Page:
Many Powell River residents are seeking home-based activities to do during the global COVID-19 lockdown, and while many gardens have been planted, renovations done and books read, other residents are looking forward to engaging in a puzzling pursuit.
“I have two puzzles that I haven’t done yet,” said Jennifer Lawlor. “I’m good for a while.”
The popularity of jigsaw puzzles was already on the rise before the pandemic. Now, sales are way up. In a recent piece for National Public Radio, host Lulu Garcia-Navarro noted that sales for Ravensburger Games North America had increased by 370 per cent over last year.
“Part of the appeal of puzzles is that it grounds you,” said Lawlor, who has been doing puzzles since she was six years old. “It makes you concentrate on something else, and it passes the time. I can sit for three hours at a puzzle, but then my FitBit starts telling me to get up and move.”
Anne Baker, another dissectologist (name for people who do jigsaw puzzles), agreed.
“I think more people are doing puzzles now because they want quiet hobbies that aren’t computer- or smartphone-based,” she said. “Sometimes I get into a mood where I know that a puzzle is what my brain needs: the quiet mental exercise that I can just focus on and nothing else matters. There’s only one solution, unless your dog has eaten that last piece. Ask me how I know about that,” she added with a laugh.
Lawlor and Baker both feel the picture is the most important factor in enjoyment.
“I traded with someone for a puzzle, but I just couldn’t get into the one she gave me because I didn’t like the picture,” said Baker. “I’d still be getting the brain exercise, but if I wasn’t enjoying the picture, the time would feel wasted. I just finished a puppy puzzle, and the way the pieces were cut made it more challenging than many that I’ve done, but I kept at it because I loved the picture.”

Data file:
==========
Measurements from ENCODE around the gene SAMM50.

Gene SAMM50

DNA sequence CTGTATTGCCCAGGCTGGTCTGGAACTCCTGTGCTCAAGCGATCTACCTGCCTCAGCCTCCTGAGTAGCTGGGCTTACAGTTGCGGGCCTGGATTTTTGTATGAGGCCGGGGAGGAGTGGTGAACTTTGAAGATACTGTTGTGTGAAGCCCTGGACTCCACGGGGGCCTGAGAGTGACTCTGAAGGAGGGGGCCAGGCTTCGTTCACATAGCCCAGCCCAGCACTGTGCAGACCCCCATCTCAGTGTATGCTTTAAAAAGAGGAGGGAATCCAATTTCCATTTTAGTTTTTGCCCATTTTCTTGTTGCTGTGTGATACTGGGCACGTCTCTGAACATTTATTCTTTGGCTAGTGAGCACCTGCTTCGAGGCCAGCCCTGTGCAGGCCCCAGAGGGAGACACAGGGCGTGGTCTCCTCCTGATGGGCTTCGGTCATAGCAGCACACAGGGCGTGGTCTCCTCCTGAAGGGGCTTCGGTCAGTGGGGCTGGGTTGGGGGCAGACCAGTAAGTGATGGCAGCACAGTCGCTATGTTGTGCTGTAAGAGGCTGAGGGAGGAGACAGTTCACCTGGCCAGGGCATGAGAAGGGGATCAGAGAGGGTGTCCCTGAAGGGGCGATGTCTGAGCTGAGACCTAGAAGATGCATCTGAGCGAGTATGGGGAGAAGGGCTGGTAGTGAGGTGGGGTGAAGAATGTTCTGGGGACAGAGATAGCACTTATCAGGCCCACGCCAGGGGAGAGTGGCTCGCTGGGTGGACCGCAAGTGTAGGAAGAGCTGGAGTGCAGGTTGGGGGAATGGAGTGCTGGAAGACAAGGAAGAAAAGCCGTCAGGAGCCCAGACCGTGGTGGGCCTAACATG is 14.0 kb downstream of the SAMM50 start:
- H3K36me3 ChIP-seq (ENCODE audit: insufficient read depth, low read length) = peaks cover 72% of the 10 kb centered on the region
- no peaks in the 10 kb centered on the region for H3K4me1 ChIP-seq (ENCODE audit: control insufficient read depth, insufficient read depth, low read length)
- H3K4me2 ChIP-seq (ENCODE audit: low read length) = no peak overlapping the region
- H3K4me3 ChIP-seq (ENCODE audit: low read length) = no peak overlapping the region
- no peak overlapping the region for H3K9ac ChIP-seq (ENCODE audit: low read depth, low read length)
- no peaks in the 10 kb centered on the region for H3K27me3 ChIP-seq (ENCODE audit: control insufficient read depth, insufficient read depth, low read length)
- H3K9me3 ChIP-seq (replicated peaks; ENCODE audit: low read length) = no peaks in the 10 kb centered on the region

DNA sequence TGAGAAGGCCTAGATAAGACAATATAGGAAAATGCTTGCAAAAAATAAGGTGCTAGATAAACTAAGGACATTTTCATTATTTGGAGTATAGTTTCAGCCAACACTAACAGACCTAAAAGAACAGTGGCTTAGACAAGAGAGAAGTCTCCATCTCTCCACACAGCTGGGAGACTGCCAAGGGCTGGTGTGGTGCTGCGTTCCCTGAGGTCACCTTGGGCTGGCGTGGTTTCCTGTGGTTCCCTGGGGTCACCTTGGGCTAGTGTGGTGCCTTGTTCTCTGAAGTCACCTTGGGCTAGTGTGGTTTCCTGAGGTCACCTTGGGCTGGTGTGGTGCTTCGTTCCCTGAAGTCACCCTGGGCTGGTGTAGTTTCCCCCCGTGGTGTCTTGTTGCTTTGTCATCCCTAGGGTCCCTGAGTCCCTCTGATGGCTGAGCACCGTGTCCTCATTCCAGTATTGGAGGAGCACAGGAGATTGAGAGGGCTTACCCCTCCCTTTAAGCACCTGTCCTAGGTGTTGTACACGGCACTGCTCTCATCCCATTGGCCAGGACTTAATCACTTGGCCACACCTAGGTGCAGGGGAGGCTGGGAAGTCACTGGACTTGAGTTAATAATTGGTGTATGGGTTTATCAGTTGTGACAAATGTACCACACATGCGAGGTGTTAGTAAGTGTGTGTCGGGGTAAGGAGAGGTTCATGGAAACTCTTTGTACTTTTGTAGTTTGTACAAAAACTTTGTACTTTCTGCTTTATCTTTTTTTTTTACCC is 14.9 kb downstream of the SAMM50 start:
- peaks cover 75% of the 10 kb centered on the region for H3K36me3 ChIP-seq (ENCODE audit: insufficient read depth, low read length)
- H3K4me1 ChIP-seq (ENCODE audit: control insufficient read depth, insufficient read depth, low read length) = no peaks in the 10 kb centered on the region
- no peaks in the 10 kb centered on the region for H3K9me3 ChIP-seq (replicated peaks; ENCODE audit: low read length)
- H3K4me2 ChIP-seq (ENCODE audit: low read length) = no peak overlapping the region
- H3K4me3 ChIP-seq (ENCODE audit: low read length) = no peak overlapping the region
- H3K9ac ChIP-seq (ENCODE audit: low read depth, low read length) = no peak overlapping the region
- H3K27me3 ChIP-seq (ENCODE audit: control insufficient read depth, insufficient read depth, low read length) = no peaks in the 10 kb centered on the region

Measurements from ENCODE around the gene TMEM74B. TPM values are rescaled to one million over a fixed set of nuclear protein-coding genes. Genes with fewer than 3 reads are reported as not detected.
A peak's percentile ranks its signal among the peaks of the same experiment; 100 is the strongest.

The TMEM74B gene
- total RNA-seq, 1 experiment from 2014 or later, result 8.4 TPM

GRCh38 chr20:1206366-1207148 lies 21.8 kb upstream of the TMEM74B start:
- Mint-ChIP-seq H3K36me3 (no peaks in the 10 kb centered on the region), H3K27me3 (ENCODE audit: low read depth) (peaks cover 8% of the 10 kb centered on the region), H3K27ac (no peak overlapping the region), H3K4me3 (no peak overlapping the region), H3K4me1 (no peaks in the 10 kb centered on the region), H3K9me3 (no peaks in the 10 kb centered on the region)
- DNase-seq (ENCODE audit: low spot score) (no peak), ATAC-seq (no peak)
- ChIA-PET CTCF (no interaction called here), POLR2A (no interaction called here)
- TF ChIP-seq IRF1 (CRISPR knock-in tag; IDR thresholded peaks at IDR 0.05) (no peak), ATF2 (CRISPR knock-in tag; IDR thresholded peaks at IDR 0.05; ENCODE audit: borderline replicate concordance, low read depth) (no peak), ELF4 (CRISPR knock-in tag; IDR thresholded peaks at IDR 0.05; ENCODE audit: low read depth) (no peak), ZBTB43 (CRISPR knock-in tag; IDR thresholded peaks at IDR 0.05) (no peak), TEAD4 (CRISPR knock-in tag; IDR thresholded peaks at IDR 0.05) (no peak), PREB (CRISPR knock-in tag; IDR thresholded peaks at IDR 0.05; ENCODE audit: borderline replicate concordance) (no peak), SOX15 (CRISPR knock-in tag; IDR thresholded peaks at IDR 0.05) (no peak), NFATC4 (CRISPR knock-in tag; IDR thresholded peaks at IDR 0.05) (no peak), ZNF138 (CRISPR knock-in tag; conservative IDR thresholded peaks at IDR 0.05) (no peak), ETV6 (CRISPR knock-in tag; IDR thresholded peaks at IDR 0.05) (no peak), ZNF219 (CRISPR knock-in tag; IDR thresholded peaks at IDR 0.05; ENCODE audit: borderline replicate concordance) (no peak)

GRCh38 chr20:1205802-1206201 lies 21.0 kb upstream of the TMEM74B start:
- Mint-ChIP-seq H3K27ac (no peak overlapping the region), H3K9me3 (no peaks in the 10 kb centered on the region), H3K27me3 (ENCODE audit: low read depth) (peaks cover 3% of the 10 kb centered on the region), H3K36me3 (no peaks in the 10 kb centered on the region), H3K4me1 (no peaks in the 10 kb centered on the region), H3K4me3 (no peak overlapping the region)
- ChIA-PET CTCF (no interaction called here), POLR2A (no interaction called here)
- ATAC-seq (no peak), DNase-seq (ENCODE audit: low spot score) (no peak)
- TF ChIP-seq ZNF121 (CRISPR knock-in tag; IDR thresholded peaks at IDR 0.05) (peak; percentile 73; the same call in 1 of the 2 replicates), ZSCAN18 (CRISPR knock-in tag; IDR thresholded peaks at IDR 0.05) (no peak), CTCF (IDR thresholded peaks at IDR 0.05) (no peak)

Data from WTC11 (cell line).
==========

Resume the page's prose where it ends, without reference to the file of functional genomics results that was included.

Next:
Lawlor is currently intrigued by puzzles with spring themes. “I’m doing bird and garden puzzles right now,” she said. “The two hardest puzzles I ever did were with my dad. The first one was 3,000 pieces and took all summer. The other was only 1,000 pieces, but it was all black and white, so it was more looking at the shapes of the pieces than how the colour or image went together.”
Lawlor credits her late father George for instilling the love of puzzles in her.
“Santa would always drop off a puzzle for us, and we always had one going at the lake during the summer,” she said. “Dad was a supervisor at the mill, and puzzles were one of the ways he relieved stress. Now, if I’ve had a bad day at work, I’ll sit down to my current puzzle and just let things go. It’s something I learned from him, and one of the ways we bonded and relaxed together over the years.”
While there are puzzle apps for electronic devices, Baker believes the tactile experience of a jigsaw puzzle can’t be replicated on screen.
“When I’m finished, I have to run my hands over it,” she said. “I don’t consciously set out to do that, but once it’s done, I just have to touch it and enjoy the smoothness, before I break it all apart into pieces again.”